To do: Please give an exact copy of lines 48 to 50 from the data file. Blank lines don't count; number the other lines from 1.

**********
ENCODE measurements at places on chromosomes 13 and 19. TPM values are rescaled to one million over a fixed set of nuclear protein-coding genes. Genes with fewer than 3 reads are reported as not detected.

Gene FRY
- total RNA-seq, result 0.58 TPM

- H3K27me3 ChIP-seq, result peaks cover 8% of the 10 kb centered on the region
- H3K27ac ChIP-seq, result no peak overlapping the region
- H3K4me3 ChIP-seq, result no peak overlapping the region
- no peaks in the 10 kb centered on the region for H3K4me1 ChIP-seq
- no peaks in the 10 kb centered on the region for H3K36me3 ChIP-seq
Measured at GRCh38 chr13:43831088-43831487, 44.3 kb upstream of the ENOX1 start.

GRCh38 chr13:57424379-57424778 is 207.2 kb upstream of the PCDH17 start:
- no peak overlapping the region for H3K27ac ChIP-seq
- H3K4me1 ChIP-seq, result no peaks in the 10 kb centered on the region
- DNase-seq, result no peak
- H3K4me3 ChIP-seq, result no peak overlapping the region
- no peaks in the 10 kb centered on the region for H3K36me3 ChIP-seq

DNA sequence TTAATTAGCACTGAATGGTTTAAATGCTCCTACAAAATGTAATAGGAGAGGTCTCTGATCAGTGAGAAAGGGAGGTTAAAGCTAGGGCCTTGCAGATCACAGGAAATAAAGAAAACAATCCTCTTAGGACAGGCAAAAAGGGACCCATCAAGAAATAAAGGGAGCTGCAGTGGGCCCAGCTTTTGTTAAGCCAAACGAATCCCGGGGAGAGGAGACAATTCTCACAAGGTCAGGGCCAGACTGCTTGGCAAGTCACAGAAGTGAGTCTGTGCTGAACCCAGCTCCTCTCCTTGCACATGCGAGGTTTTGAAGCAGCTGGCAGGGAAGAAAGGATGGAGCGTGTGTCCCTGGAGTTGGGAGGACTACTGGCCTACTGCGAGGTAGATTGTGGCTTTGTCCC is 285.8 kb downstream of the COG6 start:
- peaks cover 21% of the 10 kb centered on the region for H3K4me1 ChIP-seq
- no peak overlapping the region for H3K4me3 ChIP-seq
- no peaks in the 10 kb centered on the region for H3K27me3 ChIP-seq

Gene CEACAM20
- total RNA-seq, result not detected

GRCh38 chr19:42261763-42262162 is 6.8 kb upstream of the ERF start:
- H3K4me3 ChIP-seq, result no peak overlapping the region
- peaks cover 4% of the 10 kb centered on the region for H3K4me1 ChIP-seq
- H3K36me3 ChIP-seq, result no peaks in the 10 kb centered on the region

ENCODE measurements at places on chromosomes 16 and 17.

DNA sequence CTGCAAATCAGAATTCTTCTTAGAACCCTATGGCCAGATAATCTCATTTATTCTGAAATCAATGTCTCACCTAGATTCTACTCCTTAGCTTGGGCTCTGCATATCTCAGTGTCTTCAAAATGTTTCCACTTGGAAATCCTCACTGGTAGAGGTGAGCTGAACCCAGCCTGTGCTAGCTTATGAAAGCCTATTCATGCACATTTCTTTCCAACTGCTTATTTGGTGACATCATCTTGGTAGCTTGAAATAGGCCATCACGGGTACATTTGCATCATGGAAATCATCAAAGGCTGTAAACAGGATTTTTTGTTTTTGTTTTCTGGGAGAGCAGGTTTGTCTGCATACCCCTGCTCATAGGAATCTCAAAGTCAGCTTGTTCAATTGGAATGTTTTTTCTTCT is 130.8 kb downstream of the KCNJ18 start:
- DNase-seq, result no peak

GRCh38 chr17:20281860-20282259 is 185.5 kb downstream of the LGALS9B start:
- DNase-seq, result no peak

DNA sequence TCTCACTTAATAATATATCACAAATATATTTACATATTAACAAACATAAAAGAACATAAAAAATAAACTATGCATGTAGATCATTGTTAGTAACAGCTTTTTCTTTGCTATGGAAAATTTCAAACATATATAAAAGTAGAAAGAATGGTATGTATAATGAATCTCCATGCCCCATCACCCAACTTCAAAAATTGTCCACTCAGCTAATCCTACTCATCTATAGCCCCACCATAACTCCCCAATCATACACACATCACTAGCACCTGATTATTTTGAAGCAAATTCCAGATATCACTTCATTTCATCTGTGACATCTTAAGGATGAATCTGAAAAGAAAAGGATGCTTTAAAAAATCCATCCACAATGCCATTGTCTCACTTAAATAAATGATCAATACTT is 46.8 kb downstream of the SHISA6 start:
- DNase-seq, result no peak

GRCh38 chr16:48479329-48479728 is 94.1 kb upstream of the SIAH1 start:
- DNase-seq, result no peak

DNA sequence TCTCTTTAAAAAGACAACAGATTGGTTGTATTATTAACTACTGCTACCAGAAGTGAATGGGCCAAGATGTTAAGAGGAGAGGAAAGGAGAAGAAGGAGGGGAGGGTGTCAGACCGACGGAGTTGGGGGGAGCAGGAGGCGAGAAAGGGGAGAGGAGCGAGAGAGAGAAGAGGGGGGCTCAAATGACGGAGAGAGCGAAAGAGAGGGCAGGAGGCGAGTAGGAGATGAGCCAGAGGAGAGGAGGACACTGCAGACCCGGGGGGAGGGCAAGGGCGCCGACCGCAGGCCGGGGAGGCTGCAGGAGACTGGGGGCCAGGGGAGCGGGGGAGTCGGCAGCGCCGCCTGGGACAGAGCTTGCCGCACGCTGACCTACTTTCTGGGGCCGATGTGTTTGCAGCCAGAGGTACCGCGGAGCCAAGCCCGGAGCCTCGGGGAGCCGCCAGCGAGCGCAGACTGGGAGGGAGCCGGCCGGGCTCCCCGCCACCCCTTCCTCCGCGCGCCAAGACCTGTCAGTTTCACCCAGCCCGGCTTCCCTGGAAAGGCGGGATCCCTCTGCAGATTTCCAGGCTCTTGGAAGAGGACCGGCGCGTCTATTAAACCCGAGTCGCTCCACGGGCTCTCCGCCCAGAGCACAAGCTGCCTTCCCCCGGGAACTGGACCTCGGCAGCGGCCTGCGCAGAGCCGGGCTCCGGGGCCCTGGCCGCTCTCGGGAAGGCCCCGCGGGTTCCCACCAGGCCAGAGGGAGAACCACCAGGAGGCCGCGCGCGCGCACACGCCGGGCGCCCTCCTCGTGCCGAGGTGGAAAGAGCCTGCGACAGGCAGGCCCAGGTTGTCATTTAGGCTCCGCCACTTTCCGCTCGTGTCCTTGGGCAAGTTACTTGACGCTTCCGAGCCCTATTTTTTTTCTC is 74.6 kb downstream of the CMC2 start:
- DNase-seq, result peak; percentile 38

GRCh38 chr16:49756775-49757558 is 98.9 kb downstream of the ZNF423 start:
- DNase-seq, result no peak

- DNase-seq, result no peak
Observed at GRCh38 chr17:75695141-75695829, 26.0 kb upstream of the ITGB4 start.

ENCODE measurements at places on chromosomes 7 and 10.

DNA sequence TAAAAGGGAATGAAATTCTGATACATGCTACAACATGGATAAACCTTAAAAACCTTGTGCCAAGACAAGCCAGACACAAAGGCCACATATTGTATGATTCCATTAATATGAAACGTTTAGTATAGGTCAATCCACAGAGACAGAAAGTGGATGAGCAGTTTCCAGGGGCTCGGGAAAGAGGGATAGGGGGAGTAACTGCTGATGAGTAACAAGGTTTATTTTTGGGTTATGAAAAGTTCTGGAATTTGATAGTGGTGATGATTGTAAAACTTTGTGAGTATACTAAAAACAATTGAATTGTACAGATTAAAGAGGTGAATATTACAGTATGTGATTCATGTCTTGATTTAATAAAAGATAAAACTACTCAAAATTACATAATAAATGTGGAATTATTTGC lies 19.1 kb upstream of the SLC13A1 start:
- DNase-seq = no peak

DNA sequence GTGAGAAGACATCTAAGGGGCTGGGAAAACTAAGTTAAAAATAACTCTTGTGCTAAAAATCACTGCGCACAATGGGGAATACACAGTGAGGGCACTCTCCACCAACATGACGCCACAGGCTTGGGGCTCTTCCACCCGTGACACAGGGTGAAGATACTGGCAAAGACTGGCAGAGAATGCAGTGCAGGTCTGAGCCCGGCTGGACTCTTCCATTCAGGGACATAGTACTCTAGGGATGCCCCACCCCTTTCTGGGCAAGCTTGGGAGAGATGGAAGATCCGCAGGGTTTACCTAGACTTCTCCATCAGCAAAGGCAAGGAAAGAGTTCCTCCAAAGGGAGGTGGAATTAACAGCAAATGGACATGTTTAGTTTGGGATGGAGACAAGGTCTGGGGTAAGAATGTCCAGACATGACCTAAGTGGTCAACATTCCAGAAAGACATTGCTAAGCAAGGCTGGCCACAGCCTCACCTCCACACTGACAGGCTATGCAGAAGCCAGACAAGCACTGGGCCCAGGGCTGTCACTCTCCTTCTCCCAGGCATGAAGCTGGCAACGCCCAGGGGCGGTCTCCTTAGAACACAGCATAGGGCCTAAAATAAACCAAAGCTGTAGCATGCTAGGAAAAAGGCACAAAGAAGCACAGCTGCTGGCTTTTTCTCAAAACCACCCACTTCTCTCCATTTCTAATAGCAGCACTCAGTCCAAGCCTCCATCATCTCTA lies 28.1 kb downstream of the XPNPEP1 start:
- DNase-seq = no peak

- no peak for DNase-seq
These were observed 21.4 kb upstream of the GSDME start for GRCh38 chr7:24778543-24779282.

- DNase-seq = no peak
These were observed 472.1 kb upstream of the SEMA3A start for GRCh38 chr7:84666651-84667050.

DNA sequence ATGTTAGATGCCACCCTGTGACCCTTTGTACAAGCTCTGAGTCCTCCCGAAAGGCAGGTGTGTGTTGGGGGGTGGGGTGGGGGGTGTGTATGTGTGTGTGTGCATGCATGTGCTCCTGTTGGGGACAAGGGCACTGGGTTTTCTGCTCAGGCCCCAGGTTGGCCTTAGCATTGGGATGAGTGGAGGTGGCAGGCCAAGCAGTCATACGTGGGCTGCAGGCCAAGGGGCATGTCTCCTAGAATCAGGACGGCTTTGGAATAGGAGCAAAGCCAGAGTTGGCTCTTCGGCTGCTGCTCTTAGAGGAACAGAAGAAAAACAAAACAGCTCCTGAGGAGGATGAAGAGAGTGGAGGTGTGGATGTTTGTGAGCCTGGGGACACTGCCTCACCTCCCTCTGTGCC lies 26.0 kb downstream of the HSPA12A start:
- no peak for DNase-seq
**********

- DNase-seq = no peak
These were observed 472.1 kb upstream of the SEMA3A start for GRCh38 chr7:84666651-84667050.

DNA sequence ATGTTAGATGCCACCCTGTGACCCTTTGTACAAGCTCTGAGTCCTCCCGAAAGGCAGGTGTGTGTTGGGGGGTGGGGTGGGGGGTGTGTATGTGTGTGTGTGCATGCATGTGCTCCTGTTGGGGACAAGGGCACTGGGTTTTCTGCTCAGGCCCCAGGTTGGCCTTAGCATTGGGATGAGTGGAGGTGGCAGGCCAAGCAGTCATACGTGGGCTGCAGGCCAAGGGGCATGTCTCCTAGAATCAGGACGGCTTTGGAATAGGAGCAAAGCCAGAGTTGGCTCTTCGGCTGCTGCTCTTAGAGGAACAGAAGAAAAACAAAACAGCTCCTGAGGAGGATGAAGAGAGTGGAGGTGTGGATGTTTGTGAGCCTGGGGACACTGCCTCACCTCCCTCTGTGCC lies 26.0 kb downstream of the HSPA12A start: